The Battle of the Milvian Bridge is a turning point in history, ranking up there with the Exodus, the Reformation, and the Pilgirms’ immigration to the New World.
By 312 A.D., somewhere between 20% and 50% of the Roman Empire were Christians. Just like Jesus had prophesied, the Kingdom had spread like leaven (Matthew 13:33), but Christians were still openly persecuted by the Roman government.
On October 27, 312 A.D., somewhere along the Via Flaminia on the way to Rome to confront the tyrant, Maxentius, Constantine saw the sign of Christ (the Chi Ro) in the sky above the sun bearing the inscription, “Conquer by this.” As Eusebius notes, it was not just Constantine who saw the sign, but his entire army. Then, that night in a dream, Jesus appeared to Constantine with the same sign Constantine had seen in the sky.
The next day, Constantine engaged Maxentius at the Milvian Bridge. When Maxentius and his army retreated across the makeshift bridge they had constructed as a trap for Constantine, the bridge collapsed and Maxentous and many in his army drowned in the Tiber, as Pharaoh and his army had drowned in the Red Sea. Constantine then liberated the Christians in Rome just as Moses had liberated the Israelites in Egypt.
Constantine’s victory at the Milvian Bridge effectively ended government persecution of Christians. Constantine passed the Edict of Milan, guaranteeing freedom of religion in the Roman Empire. He ended gladiatorial contests, facilitated the return of Christians who had been exiled for their beliefs, returned church property confiscated from Christians, and began building churches. It was a dramatic reversal of fortune for Christians in the Roman Empire and for Constantine, who became a Christian and champion of christianity throughout the empire and beyond its borders.
Today, as we stood on the bridge and looked east to where Maxentius’s army crossed the Tiber and would later drown on its retreat, I gave a detailed narrative of the battle, explaining the strategies and relative positions of the armies. As I was getting to the part about Maxentius’s retreat across the Tiber, The Wife started talking to Ann about shopping. Pray for her.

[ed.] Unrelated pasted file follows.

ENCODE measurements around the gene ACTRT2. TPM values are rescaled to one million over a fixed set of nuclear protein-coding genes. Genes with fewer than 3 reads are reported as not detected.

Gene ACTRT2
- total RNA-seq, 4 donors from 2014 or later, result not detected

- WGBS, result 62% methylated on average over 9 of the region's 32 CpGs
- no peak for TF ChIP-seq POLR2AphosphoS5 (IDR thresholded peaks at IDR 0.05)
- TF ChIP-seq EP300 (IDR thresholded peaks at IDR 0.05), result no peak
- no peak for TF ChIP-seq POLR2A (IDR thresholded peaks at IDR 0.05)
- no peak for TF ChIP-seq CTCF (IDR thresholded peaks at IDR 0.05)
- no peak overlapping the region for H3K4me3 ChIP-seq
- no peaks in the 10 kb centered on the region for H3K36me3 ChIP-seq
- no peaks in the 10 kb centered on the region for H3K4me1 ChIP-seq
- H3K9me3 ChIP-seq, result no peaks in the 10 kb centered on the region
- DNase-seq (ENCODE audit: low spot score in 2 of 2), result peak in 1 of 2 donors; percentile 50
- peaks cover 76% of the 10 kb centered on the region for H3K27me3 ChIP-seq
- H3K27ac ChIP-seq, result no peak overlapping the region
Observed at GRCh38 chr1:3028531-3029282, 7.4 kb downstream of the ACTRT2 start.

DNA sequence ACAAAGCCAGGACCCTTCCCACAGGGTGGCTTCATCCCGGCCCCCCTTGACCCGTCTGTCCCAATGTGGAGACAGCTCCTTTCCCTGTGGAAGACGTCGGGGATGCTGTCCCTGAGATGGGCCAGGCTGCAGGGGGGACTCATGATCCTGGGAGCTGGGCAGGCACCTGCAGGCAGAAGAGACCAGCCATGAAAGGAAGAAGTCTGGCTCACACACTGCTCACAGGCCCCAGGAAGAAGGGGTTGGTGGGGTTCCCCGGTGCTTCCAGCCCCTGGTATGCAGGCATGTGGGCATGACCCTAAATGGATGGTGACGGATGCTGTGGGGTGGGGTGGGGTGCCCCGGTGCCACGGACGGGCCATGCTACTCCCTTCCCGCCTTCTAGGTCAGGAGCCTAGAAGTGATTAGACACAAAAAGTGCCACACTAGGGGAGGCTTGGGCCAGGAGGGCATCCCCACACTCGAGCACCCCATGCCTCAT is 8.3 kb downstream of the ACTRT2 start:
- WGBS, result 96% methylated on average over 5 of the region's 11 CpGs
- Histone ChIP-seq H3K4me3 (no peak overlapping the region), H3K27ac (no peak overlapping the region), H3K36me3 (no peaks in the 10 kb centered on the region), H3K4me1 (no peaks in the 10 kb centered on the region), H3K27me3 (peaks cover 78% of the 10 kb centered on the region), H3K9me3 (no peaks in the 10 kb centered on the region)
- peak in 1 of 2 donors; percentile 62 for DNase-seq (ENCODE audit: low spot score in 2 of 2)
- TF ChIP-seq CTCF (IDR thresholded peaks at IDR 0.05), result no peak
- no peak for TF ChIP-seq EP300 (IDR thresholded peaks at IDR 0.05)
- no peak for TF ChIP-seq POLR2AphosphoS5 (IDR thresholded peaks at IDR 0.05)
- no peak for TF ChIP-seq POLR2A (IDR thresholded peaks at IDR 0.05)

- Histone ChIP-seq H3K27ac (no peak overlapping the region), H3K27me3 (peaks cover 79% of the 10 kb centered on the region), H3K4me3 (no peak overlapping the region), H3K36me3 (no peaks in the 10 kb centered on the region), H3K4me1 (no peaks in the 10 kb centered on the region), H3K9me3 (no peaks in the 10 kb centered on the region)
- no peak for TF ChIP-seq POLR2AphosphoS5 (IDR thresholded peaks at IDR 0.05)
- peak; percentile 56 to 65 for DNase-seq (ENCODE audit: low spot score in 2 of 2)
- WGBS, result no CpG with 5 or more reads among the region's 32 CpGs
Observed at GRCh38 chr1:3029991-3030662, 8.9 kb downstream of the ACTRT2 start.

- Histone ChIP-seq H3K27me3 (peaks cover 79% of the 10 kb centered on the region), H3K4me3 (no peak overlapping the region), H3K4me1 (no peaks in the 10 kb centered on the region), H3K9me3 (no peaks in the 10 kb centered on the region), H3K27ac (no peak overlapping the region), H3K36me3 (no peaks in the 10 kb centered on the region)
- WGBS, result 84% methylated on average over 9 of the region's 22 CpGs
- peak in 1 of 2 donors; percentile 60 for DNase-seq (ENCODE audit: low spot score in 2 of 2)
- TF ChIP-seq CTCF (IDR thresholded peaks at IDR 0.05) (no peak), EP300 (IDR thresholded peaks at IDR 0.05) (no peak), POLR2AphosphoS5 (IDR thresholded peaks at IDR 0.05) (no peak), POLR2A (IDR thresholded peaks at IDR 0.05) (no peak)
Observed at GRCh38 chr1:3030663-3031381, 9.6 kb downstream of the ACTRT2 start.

What is most surprising about the Milvian Bridge today is the absence of any historical marker signifying what happened here. It’s almost like the Romans, like The Wife, are more interested in shopping, as evidenced by the many shops, restaurants, and the cafe across the street from the bridge.
Much of the original bridge still remains (primarily its four arches) but there is nothing we could find to indicate one of the most important events in history occurred here nearly 1,700 years ago. We even walked east along the Tiber to the field where the battle took place. Nothing. It is now filled with apartment buildings and a university. Still, I am glad I finally saw it with my own eyes.
After lunch, we visited the Mamertine prison and stood in the cell where Paul and Peter were imprisoned.
Next we went to San Paolo alle Tre Fontane (the Church of the Three Fountains), which is built over the spot where the Apostle Paul was martyred in 67/68 A.D. The visit would have been better but for the fairy tale about Paul’s head bouncing three times after he was beheaded and the three fountains that supposedly appeared there.
Such silly stories about martyrs are found all over Europe, and they only serve to undermine the miracles that did occur and the courageous lives these kingdom heroes lived. This would have been a good time for The Wife to talk to Anne about shopping. Pray for her.
Our last stop of the day was the Basilica of Saint Paul Outside the Walls, the church originally built by Constantine for Paul’s tomb, which compelling evidence suggests contains his actual bones. What you get to see through a carved-out piece of rock is part of the side of his tomb, which is under the floor of the church.
It was an incredible day none of us will soon forget, except perhaps The Wife. Pray for her. GS.